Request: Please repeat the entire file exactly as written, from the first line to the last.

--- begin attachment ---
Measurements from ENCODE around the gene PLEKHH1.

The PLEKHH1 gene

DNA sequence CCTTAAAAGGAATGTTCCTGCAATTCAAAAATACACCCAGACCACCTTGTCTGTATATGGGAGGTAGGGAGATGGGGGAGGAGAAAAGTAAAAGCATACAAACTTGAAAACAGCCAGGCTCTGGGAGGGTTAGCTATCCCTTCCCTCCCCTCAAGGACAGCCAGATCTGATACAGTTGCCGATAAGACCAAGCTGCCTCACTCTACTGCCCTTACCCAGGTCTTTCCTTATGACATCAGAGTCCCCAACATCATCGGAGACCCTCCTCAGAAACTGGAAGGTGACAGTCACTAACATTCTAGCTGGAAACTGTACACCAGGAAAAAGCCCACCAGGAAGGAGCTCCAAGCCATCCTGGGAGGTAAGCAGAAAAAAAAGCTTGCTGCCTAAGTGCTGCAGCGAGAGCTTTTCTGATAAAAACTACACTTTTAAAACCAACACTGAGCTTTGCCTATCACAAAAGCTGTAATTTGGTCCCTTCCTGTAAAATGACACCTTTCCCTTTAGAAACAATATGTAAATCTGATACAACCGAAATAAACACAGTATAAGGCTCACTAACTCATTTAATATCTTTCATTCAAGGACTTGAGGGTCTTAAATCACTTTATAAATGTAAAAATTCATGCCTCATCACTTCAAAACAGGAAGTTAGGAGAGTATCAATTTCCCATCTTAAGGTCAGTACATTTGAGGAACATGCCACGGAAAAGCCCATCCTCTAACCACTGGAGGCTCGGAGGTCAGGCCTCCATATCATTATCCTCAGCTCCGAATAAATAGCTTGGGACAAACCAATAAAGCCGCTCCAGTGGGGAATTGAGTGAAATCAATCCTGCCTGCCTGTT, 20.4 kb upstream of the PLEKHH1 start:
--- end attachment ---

Measurements from ENCODE around the gene PLEKHH1.

The PLEKHH1 gene

DNA sequence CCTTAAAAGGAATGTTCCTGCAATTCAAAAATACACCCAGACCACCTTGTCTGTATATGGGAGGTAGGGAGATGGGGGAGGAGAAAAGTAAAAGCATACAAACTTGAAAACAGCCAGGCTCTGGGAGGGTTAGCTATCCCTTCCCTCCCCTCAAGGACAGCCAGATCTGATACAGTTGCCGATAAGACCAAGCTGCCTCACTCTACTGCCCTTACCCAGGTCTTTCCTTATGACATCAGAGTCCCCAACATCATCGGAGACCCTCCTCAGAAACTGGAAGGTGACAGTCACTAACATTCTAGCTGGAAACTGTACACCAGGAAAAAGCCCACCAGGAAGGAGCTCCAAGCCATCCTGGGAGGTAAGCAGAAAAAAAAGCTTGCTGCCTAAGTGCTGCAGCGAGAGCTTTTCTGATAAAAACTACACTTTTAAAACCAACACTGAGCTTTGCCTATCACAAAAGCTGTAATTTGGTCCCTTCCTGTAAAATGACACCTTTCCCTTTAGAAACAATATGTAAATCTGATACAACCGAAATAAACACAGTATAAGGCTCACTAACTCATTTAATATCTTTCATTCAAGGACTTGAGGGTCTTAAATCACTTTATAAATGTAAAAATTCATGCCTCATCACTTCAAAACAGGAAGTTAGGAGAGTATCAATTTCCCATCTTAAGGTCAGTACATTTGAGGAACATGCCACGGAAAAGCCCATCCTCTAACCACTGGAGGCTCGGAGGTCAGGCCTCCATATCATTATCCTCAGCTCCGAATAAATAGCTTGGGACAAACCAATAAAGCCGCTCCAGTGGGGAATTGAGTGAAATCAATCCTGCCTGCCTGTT, 20.4 kb upstream of the PLEKHH1 start: